It looks like Level 3 CEO Jeff Storey now has something of the opposite problem. He spent part of a quarterly earnings call this morning fending off these so-called “analysts” who, in my view, kept encouraging him to do the wrong thing by customers.
I personally found the whole thing funny. And I was gratified that Storey pushed back at them in a way that past industry executives have failed to.
At play is a fundamental misunderstanding by some portion of Wall Street of what Level 3’s acquisition of TW Telecom is all about. Ordinarily when two carriers (or two makers of any perceived similar thing) merge, they promote a pile of “synergies.” Supposedly since both companies provide “telecommunications” to people and companies, they can axe a bunch of redundant expenses that go well beyond pure administrative functions like HR.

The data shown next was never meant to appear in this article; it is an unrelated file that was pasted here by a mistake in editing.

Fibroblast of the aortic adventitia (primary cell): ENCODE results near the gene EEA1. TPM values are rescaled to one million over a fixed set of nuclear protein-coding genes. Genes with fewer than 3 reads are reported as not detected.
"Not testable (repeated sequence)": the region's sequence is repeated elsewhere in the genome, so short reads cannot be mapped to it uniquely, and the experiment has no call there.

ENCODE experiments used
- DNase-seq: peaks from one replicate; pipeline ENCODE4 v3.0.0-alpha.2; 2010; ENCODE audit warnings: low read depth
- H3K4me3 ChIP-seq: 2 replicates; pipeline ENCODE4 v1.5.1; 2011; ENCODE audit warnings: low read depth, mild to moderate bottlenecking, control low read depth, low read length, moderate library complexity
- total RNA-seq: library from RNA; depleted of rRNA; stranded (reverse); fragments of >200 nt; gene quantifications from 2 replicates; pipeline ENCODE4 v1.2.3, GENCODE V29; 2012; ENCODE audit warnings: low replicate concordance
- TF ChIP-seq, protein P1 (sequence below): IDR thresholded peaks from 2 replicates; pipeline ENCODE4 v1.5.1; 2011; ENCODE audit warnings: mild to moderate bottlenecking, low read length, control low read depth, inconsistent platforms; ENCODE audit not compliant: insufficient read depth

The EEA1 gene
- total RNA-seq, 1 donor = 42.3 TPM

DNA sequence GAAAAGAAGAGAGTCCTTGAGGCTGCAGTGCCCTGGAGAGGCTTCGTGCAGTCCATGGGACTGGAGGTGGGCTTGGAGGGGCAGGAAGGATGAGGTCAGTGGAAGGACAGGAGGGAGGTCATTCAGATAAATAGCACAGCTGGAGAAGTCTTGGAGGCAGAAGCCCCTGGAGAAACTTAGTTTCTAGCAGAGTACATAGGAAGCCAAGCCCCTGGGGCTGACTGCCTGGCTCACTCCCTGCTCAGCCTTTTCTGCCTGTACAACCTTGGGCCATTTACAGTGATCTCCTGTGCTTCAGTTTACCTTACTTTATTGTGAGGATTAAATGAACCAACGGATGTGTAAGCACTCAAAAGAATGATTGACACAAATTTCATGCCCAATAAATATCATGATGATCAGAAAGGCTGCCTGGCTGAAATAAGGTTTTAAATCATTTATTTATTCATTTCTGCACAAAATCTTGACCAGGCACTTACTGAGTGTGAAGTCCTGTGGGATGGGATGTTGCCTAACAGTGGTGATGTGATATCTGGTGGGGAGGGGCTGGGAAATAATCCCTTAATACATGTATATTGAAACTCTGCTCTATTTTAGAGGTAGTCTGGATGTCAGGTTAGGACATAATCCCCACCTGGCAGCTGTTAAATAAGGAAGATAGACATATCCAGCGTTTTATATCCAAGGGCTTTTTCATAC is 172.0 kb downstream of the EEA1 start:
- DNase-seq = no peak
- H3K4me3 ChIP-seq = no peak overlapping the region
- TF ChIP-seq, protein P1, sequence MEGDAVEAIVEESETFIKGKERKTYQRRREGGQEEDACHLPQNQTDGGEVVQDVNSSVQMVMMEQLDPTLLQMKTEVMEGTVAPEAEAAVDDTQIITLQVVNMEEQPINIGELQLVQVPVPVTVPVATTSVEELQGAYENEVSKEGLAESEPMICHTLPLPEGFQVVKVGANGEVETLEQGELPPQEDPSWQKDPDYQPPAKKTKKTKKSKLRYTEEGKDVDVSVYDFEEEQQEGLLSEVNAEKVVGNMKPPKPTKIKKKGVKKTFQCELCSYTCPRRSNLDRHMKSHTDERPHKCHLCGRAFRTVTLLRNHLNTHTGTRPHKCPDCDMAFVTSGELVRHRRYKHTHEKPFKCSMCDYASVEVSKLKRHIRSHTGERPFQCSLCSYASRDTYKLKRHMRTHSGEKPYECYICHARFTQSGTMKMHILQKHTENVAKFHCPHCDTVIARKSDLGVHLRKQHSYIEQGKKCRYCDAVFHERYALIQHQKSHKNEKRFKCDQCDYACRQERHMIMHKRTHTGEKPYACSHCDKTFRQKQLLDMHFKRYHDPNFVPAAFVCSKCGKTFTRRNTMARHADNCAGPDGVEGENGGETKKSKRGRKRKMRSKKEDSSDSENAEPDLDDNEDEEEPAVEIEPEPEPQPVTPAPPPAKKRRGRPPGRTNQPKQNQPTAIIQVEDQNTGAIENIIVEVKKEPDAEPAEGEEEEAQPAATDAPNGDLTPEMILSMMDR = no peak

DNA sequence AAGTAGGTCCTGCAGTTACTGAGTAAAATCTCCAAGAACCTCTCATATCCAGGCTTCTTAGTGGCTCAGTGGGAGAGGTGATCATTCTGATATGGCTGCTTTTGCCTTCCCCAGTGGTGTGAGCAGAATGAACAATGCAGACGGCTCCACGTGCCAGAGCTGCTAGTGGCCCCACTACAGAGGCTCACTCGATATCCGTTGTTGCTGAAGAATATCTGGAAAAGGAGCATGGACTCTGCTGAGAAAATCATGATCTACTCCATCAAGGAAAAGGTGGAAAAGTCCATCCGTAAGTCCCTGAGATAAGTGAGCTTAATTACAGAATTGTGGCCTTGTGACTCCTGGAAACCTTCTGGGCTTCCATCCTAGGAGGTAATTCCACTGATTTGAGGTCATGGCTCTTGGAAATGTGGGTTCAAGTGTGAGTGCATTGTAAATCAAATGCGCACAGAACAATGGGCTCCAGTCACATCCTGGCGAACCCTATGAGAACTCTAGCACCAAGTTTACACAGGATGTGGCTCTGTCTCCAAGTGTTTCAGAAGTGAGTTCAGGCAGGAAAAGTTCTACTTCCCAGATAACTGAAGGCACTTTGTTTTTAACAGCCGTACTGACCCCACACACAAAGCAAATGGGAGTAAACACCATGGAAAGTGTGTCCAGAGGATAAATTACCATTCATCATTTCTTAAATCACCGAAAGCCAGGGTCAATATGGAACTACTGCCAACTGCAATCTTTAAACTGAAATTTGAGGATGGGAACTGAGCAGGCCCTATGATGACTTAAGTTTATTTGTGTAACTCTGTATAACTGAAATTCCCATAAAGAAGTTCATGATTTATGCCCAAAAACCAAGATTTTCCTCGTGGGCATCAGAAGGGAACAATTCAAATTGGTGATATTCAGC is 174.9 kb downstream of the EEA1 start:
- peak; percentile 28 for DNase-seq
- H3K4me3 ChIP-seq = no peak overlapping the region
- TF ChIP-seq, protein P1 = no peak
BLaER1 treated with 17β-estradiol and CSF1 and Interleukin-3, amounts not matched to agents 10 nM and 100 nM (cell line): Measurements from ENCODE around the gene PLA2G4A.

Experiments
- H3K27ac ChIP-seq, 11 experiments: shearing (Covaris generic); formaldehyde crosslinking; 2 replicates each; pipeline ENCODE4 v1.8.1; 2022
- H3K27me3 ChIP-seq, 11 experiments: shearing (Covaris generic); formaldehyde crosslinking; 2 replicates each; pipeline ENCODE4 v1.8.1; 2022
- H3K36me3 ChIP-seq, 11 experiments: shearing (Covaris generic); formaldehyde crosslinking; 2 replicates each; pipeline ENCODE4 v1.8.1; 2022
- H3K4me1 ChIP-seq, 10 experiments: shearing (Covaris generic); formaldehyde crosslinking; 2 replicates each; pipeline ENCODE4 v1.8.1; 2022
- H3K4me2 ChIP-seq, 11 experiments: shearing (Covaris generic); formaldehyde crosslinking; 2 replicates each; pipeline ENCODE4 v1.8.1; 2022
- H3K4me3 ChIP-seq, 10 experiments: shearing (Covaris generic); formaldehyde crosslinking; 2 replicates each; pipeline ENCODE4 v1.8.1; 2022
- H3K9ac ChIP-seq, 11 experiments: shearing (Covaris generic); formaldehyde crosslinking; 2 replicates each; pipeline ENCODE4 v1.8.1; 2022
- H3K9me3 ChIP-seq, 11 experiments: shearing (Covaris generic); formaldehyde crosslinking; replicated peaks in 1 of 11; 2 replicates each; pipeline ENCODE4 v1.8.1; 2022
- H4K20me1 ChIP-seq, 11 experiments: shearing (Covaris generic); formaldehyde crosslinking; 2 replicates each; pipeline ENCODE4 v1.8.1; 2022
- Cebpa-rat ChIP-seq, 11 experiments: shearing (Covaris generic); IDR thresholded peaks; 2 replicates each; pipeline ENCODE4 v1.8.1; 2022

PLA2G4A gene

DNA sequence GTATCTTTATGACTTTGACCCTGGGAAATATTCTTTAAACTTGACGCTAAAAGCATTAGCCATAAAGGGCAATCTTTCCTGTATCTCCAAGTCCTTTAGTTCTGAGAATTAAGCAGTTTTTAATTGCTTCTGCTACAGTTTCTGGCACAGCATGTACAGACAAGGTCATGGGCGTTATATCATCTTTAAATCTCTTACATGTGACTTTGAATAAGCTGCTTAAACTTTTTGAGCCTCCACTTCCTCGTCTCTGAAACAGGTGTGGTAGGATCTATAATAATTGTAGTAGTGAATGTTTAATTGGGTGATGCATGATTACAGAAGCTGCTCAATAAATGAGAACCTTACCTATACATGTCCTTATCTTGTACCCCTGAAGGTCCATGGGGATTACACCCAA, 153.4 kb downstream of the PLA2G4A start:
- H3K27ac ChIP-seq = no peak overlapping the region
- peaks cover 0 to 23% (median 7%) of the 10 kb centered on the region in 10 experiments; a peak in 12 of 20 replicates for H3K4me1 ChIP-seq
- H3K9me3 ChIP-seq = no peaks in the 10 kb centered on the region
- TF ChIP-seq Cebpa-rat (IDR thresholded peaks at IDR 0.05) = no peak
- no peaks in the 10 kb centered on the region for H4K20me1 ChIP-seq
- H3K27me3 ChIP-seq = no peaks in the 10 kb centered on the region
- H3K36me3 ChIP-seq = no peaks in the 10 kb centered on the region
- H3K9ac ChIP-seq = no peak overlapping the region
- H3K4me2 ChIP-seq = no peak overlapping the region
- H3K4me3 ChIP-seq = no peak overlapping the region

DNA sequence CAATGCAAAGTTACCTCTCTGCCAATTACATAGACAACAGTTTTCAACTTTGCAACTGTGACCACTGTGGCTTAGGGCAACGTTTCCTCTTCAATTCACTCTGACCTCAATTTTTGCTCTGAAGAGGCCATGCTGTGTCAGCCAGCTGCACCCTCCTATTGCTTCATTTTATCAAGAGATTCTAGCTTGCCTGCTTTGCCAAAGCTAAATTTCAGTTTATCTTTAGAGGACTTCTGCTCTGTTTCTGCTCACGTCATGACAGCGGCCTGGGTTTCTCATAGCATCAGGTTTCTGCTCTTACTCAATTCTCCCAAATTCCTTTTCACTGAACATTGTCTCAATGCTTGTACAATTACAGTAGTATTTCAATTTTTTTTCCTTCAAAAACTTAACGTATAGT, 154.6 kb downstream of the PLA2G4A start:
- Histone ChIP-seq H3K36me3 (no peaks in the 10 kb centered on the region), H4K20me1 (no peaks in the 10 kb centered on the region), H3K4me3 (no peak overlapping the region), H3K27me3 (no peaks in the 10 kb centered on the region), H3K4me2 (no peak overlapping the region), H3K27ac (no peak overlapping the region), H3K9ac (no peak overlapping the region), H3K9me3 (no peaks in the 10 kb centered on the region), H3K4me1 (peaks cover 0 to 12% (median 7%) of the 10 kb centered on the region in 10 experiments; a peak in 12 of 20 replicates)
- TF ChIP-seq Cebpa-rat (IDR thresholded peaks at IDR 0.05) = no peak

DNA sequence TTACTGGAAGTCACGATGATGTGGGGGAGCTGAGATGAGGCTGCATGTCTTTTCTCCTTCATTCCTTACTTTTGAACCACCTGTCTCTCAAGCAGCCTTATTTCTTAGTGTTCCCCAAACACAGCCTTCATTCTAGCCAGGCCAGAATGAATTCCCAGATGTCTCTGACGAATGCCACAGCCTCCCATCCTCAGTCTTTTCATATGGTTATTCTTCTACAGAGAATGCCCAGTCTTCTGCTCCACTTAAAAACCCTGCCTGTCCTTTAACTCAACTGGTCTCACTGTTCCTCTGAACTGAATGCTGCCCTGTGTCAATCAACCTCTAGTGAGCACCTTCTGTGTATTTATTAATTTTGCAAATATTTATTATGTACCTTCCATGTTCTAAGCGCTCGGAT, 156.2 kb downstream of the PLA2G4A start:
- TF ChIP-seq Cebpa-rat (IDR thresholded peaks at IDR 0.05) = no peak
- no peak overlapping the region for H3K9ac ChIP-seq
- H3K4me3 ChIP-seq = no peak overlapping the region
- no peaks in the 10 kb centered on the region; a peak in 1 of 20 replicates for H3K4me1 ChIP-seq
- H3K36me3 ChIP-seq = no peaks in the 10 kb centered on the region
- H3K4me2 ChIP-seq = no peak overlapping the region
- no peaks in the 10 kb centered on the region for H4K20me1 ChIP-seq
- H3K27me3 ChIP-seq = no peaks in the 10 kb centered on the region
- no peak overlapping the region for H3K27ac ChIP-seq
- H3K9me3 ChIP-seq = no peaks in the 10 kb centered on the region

And don’t get me wrong, Level 3 is indeed promising Wall Street some synergies out of the TW Telecom acquisition.
But a number of these analysts clearly want more. It wasn’t good enough that Level 3, which not long ago was practically a basket case and whose earnings reports were riddled with charge-offs and all kinds of asterisk-y funny business, today reported a real, honest-to-goodness third-quarter profit of $85 million, or 36 cents a share. As soon as Storey and CFO Sunit Patel opened the call to questions, the analysts went for the old panaceas of product and network migrations and carve-ups of the poor acquired company’s business model.
One analyst immediately wanted to know what the timetable was for taking TWT’s network offerings and “kind of rolling that to your products.” Storey responded that TWT’s bandwidth-on-demand, Ethernet and cloud connection offerings are “excellent” and then politely but firmly said, “One of the ways we are thinking about this transaction is – the benefit is – as of today they ARE our products. We have them available for every one of our customers.” Meaning Level 3’s own customers.